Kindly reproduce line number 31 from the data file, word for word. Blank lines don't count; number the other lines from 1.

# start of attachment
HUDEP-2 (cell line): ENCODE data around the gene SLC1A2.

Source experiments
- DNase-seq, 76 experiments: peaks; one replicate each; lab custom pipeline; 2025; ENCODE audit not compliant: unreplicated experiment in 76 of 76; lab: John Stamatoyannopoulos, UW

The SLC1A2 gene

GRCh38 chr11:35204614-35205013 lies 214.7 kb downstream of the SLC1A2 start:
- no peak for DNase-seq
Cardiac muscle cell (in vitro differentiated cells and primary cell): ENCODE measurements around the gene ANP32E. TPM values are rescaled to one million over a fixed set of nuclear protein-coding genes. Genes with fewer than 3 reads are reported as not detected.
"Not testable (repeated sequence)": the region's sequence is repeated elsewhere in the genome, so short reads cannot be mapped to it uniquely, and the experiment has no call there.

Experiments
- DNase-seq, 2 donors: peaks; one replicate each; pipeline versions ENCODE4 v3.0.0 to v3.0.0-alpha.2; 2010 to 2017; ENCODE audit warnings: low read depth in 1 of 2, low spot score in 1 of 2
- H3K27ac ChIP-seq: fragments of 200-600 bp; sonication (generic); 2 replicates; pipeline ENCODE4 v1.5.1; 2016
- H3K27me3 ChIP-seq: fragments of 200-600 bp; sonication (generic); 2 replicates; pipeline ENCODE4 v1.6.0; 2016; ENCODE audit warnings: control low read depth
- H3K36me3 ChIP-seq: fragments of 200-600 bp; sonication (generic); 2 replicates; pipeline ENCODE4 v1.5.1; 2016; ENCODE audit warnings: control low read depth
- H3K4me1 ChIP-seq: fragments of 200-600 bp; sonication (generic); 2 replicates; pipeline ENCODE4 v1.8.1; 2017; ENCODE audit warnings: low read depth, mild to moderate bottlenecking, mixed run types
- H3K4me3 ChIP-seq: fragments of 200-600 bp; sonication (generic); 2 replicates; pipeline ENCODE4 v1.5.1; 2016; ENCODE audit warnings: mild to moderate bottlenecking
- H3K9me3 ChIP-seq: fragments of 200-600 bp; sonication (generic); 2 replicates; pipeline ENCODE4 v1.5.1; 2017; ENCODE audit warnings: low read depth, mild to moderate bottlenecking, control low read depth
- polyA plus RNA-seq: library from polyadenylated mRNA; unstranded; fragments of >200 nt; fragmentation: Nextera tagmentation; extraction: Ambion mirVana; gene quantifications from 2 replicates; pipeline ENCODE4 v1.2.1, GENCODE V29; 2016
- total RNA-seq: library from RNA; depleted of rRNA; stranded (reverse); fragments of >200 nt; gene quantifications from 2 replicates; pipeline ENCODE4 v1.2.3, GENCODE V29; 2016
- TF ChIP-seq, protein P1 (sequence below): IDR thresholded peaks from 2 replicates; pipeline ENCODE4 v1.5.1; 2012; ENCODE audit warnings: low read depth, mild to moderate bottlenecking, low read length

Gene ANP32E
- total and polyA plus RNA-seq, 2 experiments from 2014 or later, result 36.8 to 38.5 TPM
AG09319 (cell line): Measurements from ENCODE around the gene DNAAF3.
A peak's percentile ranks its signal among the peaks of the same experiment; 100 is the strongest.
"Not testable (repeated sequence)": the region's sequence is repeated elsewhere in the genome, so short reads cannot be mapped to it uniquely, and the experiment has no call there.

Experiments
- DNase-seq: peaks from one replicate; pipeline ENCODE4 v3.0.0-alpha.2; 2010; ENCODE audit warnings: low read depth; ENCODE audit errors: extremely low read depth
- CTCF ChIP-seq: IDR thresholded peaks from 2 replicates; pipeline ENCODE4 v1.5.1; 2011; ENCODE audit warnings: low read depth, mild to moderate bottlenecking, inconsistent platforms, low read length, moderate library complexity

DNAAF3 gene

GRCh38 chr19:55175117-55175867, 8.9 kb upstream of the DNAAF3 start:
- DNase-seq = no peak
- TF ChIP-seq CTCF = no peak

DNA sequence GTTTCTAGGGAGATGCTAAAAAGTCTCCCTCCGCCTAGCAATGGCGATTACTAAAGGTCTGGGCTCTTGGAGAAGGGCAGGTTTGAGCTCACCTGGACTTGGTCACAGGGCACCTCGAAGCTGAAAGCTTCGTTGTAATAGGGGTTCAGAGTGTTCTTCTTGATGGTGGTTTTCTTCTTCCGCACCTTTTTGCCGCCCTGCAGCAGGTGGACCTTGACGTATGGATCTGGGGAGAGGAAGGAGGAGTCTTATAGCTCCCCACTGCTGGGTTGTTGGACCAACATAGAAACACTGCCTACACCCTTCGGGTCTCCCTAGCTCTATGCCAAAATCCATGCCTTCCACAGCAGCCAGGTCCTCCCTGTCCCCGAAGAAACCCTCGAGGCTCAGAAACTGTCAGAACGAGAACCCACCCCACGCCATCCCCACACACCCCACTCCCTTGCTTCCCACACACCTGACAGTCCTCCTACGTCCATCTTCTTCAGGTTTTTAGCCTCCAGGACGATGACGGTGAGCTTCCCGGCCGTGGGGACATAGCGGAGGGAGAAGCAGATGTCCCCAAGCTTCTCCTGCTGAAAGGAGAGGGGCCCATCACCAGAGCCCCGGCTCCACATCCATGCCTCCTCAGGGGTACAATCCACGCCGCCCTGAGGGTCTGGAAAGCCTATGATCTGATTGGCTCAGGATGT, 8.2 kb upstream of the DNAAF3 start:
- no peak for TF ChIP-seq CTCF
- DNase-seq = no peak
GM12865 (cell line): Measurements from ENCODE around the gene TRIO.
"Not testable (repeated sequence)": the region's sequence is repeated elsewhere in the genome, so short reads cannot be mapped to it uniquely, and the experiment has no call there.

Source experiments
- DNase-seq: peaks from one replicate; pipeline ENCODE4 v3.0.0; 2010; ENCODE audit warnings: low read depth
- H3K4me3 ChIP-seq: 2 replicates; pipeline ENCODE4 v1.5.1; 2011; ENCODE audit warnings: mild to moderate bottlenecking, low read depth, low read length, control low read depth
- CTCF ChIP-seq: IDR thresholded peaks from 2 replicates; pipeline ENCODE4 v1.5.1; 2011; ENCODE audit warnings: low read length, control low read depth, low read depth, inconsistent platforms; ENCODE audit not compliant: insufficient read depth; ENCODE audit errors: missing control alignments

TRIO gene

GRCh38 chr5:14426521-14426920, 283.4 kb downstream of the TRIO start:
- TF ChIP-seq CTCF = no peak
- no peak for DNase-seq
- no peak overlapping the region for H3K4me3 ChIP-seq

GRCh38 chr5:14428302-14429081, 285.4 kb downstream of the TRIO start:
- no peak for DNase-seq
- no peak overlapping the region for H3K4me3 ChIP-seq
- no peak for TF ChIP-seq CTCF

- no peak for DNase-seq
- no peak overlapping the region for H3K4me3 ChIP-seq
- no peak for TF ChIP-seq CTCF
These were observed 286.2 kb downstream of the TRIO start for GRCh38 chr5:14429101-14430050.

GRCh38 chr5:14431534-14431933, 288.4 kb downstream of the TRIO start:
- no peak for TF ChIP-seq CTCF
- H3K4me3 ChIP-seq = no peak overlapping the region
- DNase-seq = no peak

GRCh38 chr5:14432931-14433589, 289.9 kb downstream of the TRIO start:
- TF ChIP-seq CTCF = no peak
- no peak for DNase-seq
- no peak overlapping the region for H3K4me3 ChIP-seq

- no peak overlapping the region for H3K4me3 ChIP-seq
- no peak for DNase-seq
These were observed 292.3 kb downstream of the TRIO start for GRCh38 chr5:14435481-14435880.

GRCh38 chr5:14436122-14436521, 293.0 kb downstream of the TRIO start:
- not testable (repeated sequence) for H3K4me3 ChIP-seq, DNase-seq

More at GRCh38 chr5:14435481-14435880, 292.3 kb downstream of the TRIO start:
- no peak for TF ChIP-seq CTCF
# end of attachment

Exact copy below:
- TF ChIP-seq CTCF = no peak